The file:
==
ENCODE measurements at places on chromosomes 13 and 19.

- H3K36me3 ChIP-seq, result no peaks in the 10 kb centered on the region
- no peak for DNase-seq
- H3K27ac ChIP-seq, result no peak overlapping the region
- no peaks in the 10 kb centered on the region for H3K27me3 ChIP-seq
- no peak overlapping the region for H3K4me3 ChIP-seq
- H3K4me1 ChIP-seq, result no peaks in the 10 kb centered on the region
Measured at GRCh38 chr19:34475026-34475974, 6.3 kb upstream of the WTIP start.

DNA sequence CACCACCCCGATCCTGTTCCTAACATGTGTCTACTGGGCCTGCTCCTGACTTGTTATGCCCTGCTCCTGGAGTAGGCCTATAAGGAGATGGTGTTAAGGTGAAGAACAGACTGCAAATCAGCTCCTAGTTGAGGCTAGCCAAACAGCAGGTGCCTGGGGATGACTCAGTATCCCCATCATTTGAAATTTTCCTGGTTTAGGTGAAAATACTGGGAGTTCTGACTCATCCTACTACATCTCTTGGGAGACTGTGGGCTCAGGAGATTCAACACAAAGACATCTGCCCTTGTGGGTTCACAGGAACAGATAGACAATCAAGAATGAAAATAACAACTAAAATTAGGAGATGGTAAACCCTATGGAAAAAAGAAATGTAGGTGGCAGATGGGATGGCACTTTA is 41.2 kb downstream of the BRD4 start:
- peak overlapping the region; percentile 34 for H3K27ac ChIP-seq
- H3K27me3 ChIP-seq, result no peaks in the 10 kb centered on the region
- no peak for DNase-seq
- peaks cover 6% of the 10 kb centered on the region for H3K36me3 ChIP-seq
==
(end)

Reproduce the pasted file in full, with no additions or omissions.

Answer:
ENCODE measurements at places on chromosomes 13 and 19.

- H3K36me3 ChIP-seq, result no peaks in the 10 kb centered on the region
- no peak for DNase-seq
- H3K27ac ChIP-seq, result no peak overlapping the region
- no peaks in the 10 kb centered on the region for H3K27me3 ChIP-seq
- no peak overlapping the region for H3K4me3 ChIP-seq
- H3K4me1 ChIP-seq, result no peaks in the 10 kb centered on the region
Measured at GRCh38 chr19:34475026-34475974, 6.3 kb upstream of the WTIP start.

DNA sequence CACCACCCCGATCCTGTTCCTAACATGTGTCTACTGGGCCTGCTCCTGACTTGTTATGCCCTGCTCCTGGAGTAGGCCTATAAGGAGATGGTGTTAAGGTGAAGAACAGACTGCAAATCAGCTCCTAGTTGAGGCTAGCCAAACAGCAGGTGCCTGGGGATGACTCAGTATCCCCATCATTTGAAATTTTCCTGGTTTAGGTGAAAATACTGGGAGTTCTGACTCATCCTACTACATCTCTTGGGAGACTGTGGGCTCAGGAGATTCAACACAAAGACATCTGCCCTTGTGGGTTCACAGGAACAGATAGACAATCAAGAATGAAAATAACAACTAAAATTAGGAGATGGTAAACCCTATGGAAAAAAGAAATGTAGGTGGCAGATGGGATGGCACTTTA is 41.2 kb downstream of the BRD4 start:
- peak overlapping the region; percentile 34 for H3K27ac ChIP-seq
- H3K27me3 ChIP-seq, result no peaks in the 10 kb centered on the region
- no peak for DNase-seq
- peaks cover 6% of the 10 kb centered on the region for H3K36me3 ChIP-seq